This interaction between Mary Julia and Father Corr must be studied deeply on how the Catholic Church envisioned the role of women within the Church as an institution and in Catholic dogma. Workman used the politest words and she did what was in her hand to do her job. She understood the respect for the clergy and those who are in higher hierarchy in the institution, but she kindly wrote, “in the future, you will, at least, be fair to me, and hear what I have to say before you condemn me?” The patriarchal attitude that the priest took towards Mary Julia is an attitude that has been fundamental in both the history of the Catholic Church and the culture of American society . . .

Express, 14 January 1920.

Father Corr took the management of the Bureau of Catholic Charities with an autocracy and egoism that involved a superiority against the women who worked in the Diocese. Mary Julia was surprised by the attitude taken by the priest against her since they had known each other for years. When Workman asked for a meeting with Father Corr, she recognized him as a friend, since she had him as speaker and visitor at the House. This time it was different because it was the beginning of Corr’s administration at the Catholic Charities. She was the president at the Brownson House, but the decisions were taken by Bishop Cantwell and Father Corr in the Bureau. She could not influence or suggest regarding the House anymore; meanwhile, the changes in the Settlement House were executed by the prelate in Los Angeles . . .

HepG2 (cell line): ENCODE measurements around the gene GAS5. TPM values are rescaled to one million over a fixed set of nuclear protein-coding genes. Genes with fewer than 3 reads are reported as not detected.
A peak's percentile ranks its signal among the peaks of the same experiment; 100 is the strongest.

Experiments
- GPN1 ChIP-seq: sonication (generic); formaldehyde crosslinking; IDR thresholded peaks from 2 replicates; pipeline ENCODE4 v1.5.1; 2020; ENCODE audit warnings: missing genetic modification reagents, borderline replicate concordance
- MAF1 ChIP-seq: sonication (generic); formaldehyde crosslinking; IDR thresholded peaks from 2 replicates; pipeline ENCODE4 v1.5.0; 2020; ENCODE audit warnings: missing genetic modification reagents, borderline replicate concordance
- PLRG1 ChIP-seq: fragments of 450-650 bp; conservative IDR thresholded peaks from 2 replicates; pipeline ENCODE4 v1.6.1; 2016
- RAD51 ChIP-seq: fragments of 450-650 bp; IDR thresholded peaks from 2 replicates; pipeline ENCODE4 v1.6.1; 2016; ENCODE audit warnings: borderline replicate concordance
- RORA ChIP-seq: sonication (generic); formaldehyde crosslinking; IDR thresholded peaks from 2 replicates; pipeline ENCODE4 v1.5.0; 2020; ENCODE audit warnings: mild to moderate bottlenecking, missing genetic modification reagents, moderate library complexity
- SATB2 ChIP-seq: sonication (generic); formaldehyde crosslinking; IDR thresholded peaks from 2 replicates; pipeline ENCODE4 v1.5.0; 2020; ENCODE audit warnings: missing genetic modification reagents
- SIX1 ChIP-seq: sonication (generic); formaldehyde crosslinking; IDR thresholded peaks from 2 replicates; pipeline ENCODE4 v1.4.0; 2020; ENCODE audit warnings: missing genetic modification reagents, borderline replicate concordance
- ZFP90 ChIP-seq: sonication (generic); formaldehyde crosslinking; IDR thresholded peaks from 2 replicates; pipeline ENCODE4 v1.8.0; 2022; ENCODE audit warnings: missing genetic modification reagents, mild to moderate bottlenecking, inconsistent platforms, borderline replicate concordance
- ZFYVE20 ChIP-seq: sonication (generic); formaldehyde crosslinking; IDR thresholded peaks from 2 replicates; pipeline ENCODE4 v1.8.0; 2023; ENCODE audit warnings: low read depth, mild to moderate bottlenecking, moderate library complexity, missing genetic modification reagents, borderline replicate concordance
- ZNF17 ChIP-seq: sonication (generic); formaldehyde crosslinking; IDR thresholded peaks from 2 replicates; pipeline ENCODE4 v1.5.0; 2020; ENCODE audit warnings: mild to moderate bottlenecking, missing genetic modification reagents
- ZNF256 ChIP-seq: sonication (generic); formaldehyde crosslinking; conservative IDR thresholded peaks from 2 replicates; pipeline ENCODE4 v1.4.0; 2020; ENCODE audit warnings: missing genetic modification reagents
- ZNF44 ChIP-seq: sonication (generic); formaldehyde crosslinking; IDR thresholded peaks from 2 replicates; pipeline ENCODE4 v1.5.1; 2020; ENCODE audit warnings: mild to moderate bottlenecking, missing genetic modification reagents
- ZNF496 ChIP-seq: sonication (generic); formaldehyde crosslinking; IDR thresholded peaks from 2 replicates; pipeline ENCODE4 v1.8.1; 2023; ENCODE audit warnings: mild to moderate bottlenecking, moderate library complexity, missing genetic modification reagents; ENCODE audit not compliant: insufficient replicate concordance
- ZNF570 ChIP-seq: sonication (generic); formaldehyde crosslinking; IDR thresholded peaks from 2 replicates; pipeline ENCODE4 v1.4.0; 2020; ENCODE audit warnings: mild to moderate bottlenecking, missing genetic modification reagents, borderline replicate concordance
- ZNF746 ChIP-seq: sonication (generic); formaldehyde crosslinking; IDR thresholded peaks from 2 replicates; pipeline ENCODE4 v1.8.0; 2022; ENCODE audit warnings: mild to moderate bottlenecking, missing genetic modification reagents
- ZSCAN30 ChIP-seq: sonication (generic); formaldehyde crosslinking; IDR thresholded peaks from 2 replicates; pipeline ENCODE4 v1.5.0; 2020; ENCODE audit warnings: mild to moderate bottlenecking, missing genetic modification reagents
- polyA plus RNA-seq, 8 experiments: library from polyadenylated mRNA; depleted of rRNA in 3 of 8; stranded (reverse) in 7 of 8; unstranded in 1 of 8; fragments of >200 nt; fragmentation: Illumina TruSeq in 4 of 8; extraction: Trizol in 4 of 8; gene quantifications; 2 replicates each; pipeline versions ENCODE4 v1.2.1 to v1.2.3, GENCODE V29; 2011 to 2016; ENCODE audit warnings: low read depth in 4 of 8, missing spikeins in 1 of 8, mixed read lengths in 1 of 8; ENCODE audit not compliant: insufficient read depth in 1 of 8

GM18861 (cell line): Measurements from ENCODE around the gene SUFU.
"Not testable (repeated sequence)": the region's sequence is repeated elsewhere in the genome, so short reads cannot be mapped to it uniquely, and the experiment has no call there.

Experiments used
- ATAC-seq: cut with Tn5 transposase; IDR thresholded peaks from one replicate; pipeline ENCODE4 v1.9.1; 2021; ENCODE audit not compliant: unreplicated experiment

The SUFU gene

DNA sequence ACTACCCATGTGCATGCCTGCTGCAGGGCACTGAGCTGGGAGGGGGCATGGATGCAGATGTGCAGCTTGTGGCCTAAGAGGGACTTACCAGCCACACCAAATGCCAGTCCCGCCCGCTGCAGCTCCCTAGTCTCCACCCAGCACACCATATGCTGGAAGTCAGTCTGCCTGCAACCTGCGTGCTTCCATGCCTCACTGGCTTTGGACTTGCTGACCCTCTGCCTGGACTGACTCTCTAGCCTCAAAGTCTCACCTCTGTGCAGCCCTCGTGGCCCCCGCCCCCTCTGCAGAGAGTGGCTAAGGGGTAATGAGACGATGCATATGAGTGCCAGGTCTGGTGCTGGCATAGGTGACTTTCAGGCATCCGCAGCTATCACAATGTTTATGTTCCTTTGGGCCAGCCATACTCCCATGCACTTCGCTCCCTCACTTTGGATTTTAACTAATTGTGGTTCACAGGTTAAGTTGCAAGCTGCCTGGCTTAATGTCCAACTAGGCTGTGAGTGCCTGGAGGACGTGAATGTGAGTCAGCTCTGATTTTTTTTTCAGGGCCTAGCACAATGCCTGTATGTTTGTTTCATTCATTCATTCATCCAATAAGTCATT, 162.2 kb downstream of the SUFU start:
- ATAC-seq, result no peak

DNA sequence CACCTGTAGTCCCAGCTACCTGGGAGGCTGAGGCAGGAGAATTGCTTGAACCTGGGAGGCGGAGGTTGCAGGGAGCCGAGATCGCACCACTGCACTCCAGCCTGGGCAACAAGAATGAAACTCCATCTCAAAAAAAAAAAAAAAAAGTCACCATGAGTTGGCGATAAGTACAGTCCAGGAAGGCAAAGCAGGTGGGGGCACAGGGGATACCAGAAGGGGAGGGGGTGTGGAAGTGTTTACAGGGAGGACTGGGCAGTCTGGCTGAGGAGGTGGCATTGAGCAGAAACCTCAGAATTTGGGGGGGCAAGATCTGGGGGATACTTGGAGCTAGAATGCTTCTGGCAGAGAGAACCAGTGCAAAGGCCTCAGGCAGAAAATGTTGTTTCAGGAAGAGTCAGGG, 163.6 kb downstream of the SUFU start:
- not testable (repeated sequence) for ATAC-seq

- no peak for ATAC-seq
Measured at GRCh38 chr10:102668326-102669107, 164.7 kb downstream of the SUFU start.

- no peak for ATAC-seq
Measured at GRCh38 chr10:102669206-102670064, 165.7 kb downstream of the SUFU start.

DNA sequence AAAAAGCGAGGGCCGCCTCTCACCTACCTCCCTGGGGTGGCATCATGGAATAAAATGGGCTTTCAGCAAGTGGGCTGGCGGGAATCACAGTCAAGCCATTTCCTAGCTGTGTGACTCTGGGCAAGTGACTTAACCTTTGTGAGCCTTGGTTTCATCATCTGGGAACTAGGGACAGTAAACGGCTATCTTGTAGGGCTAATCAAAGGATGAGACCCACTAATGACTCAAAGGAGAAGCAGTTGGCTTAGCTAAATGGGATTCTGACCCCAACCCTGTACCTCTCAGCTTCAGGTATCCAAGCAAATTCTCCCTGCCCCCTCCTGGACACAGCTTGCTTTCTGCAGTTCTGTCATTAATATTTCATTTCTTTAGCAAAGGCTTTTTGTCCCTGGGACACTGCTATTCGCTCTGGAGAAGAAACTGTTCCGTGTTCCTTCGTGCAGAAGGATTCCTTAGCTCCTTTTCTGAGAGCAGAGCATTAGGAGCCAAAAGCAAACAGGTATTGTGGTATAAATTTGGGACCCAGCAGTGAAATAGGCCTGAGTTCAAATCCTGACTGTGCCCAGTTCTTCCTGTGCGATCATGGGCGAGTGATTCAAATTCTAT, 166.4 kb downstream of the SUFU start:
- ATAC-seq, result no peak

Mary Julia was educated under the Catholic faith and was expected to respect the priest who oversaw the Charities and the Bishop in Los Angeles. It was the education received as a Victorian Era woman in her household, and the Catholic education received in her adolescence at the convent. They believed that the ideal woman in the nineteenth century was supposed to be gentle and refined, sensitive and loving. Women were expected to be the guardian of
religion and spokeswomen for morality . . .

Times, 23 May 1920.

The relationship began to fracture in the Diocese of Los Angeles and the Brownson House Association. In a memorandum dated November 30, 1919, it is stated that “Brownson House Settlement Association will continue to function in all the affairs of Brownson House in the future as in the past, subject to general direction and supervision of the Bureau of Catholic Charities.” The Catholic Charities began to give priority to the Americanization program and taking over the expenses used at the Brownson House. Father Corr mandated to Workman, “Rt. Rev. Bishop agrees to have the Los Angeles Division of the National Catholic War Council take over all expenses of the Brownson House during the year beginning December 1st.” The house was on a reduced budget but the volunteers kept working on some activities, like Boy Scouts . . .

On February 4, 1920, Father Corr wrote about the future of the “new Brownson House.” He stated that a friend offered $5000 for Americanization work. He wanted to have a meeting with the Board of Directors and Mary Julia. He planned a campaign of $50,000 in activities for Americanization. However, Workman expressed her discontent with Father Corr to Bishop Cantwell. The priest told her that Brownson House is a small thing in the great system and what